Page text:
PRODUCTIVITY TRAP IN LATVIA

Sandra Jekabsone, Irina Skribane

Abstract


Along with a more rapid economic growth tension can be observed in the Latvian labour market. Number of economically active population is decreasing because of negative natural increase of the population and emigration, while number of job vacancies is rising and labour shortages become more acute. As a result wages are rising rapidly, and it, in turn causes increase in production costs and negatively affects the competitiveness of domestic firms.

Changes in productivity and labour costs from 2011 to 2016 show that the increase in labour costs exceeded productivity growth more than two times in the manufacturing as well in the total economy of Latvia. Convergence of labour costs is inevitable in the conditions of free labour movement (open labour market), thus further economic growth of Latvia will largely depend on its ability to reduce the productivity gap with the advanced economies. The purpose of the research is to evaluate the dynamics of labour productivity in Latvia and its level in comparison with the EU average, as well as to reveal the most important factors limiting productivity increase in Latvia. The tasks of the research is to determine the main factors that influence labour productivity in Latvia in last 10 years, to compare productivity levels in Latvia and other EU country and to evaluate the current policy measures to increase labour productivity in Latvia.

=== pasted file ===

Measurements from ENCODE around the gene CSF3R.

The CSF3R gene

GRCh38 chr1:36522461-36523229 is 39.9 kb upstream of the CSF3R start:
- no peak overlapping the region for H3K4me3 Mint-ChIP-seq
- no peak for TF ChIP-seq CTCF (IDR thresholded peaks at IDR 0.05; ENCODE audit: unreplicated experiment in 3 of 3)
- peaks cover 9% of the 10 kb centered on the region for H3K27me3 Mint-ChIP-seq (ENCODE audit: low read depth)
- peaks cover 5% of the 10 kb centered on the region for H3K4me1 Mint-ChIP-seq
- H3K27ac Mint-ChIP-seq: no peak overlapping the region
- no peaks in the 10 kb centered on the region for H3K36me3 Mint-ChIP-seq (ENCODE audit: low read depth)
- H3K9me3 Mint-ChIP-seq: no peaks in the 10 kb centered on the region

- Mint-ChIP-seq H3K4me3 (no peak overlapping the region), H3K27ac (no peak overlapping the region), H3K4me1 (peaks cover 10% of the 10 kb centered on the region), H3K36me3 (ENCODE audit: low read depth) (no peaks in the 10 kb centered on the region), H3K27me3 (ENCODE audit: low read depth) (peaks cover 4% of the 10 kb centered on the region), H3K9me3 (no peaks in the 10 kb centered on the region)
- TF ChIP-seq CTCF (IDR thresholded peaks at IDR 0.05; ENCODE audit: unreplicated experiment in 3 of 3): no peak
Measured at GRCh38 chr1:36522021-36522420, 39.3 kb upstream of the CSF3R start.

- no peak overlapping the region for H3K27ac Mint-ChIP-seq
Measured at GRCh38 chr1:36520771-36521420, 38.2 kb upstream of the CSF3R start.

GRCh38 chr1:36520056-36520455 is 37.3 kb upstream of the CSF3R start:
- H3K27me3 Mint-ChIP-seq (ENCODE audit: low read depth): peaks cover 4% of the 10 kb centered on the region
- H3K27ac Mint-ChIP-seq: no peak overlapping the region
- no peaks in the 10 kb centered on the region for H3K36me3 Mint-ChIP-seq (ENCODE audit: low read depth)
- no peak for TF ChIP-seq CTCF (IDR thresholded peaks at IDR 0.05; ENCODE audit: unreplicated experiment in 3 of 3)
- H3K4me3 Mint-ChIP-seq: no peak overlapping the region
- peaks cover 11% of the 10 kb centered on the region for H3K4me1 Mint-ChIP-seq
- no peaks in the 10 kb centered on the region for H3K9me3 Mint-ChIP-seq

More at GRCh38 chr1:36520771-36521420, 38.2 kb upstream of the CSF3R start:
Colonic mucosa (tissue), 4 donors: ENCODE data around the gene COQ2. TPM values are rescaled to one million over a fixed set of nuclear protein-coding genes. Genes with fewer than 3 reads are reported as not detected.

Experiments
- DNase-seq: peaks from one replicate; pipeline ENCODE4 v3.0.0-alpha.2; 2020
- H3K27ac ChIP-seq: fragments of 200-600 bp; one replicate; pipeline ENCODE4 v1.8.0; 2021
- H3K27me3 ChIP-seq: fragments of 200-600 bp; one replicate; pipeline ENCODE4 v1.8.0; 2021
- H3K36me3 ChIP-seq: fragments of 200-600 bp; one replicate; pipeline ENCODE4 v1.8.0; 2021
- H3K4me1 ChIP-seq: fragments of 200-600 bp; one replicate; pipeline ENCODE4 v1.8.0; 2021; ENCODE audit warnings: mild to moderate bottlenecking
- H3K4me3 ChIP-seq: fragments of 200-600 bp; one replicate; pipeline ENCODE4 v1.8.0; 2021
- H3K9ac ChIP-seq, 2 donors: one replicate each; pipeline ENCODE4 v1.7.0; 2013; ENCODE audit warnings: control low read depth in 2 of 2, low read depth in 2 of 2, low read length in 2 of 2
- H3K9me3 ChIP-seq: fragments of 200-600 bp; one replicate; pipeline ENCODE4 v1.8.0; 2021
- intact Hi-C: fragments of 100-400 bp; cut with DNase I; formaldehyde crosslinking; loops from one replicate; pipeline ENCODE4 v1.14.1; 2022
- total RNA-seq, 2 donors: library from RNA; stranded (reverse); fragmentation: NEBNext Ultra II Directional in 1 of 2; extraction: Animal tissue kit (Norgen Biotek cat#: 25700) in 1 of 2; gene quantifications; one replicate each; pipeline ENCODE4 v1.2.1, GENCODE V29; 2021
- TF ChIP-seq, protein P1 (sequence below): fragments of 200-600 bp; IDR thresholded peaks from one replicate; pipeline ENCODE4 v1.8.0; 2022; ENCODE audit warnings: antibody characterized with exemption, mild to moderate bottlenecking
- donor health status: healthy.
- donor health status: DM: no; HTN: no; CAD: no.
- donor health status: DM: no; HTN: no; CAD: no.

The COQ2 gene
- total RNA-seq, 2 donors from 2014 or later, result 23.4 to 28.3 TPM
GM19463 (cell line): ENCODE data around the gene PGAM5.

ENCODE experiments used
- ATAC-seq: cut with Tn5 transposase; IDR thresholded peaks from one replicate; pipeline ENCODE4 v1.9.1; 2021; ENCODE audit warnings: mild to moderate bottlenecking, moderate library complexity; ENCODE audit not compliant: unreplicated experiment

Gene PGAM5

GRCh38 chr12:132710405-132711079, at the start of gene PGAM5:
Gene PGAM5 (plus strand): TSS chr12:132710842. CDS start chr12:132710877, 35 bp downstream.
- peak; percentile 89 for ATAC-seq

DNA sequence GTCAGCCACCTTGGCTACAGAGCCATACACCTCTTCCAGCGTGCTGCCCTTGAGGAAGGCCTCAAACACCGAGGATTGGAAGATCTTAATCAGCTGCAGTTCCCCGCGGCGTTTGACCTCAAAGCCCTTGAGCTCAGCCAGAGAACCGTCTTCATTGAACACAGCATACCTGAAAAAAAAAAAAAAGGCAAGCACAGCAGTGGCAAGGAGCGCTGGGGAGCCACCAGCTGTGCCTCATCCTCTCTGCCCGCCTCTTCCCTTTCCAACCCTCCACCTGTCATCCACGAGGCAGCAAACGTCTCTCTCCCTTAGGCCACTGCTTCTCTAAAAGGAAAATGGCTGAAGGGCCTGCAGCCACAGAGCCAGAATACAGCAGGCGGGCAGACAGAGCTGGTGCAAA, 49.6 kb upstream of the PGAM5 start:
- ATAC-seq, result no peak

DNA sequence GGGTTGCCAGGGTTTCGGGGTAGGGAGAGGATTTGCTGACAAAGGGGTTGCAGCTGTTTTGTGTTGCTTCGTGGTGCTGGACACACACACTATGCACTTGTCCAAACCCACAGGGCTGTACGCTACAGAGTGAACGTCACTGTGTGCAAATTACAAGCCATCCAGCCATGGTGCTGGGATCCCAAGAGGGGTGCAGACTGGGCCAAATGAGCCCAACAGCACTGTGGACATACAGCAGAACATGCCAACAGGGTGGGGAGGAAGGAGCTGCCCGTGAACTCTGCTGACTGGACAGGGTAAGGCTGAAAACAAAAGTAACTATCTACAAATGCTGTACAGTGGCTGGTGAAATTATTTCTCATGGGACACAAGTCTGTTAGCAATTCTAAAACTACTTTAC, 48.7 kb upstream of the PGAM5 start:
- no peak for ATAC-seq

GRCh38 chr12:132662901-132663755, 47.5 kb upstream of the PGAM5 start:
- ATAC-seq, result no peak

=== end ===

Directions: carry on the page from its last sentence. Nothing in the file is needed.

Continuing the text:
Different quantitative and qualitative research methods are used in the analysis, for example analysis of scientific literature and economic policy planning documents, statistical data analysis methods, shift share analysis etc.

The results of the research show that productivity growth rate in Latvia was one of the fastest in the EU during the last five years that enhanced productivity convergence with the advanced economies. Raise of the productivity level was mostly influenced by the improved business conjuncture and optimization of the number of employees at the sectoral/firms’ level. Nevertheless, the contribution of structural transformation was insignificant on productivity growth. The main conclusion of research shows, that two mutually interconnected processes determine increase of productivity level. First, they are the entrepreneurs’ choices about competitive advantages on which their business strategies are based, which define the business management and technological decisions (to modernize production or to move resources across sectors, to other region or even other country). Second, it is the ability of the country to ensure the reallocation of the its resources to the most productive firms and sectors, i.e. to promote structural reforms or “technological upgrading”.

 

DOI: http://dx.doi.org/10.5755/j01.eis.0.12.21871


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Print ISSN: 1822-8402
Online ISSN: 2335-8831